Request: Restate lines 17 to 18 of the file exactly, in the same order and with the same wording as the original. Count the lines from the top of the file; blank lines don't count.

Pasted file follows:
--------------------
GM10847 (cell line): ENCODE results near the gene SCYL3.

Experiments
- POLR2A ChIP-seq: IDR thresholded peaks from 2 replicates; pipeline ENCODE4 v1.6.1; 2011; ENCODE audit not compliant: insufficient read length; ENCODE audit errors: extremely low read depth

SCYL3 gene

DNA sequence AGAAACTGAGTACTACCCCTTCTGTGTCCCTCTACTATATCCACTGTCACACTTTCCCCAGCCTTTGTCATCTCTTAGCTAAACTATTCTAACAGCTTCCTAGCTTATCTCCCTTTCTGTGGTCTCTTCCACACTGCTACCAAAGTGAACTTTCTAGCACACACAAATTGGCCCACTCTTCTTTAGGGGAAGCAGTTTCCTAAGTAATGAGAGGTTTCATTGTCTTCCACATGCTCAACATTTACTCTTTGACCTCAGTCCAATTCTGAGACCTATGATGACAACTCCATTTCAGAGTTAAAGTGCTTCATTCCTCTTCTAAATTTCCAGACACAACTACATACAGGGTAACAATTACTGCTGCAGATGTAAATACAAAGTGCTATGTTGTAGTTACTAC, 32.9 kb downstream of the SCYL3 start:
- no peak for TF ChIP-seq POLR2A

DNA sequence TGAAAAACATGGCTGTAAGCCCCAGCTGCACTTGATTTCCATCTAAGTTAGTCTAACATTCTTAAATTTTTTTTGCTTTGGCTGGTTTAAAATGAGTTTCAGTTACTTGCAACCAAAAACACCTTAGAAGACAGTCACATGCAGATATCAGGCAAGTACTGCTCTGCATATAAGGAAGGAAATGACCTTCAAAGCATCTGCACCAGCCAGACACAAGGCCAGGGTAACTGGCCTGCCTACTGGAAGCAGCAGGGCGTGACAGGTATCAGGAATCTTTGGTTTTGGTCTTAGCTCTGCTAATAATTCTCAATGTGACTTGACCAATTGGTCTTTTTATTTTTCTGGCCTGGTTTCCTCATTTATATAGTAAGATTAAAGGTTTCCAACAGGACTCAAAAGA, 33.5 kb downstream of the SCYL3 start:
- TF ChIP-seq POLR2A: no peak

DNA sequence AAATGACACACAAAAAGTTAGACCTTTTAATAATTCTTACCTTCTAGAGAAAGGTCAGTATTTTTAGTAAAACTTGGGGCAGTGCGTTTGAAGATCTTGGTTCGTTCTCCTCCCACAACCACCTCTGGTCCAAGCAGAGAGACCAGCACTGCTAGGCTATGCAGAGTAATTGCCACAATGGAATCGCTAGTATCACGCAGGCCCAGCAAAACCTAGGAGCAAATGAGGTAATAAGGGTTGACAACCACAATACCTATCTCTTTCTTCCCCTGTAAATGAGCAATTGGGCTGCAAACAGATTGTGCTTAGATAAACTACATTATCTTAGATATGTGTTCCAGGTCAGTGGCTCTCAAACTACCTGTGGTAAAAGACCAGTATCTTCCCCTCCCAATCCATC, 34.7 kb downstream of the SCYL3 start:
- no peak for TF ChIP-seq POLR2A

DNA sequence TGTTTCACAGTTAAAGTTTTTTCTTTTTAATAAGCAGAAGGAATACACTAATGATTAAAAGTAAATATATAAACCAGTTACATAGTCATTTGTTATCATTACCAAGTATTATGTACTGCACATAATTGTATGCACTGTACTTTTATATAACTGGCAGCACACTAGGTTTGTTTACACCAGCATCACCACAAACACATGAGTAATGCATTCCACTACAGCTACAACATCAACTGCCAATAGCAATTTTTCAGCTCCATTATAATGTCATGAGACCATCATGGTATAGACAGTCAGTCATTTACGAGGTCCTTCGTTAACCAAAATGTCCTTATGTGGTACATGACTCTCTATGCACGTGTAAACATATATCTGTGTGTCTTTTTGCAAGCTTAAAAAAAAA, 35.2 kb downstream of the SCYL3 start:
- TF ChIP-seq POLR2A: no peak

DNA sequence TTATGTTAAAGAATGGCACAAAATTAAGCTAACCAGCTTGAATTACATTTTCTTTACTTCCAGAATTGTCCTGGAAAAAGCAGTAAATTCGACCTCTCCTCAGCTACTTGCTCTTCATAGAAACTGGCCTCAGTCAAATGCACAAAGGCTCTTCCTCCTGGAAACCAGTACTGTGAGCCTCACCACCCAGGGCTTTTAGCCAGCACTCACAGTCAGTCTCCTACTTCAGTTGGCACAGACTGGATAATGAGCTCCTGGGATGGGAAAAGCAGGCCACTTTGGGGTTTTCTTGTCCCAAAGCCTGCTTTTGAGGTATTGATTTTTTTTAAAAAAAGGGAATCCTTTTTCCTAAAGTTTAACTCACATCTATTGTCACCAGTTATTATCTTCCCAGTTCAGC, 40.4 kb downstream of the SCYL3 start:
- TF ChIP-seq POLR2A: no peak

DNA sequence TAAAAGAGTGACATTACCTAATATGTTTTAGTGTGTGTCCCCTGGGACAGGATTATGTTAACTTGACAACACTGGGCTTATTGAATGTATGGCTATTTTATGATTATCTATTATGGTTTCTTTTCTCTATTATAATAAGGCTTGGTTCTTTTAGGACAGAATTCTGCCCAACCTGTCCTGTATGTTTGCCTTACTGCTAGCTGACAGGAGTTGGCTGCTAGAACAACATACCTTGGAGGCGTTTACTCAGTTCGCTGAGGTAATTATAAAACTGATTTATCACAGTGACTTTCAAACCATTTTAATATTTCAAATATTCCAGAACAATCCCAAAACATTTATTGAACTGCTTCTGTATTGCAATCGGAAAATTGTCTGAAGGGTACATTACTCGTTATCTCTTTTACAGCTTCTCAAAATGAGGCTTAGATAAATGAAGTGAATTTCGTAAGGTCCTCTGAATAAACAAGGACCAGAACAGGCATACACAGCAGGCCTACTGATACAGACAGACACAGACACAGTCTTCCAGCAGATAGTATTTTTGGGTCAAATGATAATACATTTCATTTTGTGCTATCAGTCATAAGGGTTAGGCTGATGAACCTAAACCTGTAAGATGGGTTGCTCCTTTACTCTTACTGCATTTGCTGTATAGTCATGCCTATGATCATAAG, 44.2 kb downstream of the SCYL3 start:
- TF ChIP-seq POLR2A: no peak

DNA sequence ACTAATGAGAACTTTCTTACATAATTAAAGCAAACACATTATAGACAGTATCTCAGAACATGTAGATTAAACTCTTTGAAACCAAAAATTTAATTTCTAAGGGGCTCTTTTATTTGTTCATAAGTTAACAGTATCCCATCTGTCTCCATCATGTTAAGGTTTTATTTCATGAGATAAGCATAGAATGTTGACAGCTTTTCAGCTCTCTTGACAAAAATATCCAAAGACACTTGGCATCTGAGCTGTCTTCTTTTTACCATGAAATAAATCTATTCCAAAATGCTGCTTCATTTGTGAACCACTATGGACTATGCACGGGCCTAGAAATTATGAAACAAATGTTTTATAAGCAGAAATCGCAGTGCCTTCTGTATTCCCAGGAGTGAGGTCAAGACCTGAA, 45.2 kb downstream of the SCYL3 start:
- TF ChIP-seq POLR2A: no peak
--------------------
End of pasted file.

DNA sequence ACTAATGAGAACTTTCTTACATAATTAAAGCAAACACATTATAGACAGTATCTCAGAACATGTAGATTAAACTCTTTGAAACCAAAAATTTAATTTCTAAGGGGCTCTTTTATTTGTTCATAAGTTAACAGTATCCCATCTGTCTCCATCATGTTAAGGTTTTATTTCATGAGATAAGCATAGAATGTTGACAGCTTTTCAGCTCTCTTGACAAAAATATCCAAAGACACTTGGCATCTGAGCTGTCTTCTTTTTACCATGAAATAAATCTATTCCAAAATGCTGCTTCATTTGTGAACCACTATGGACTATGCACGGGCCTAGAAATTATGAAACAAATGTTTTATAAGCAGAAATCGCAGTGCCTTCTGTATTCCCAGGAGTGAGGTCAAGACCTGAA, 45.2 kb downstream of the SCYL3 start:
- TF ChIP-seq POLR2A: no peak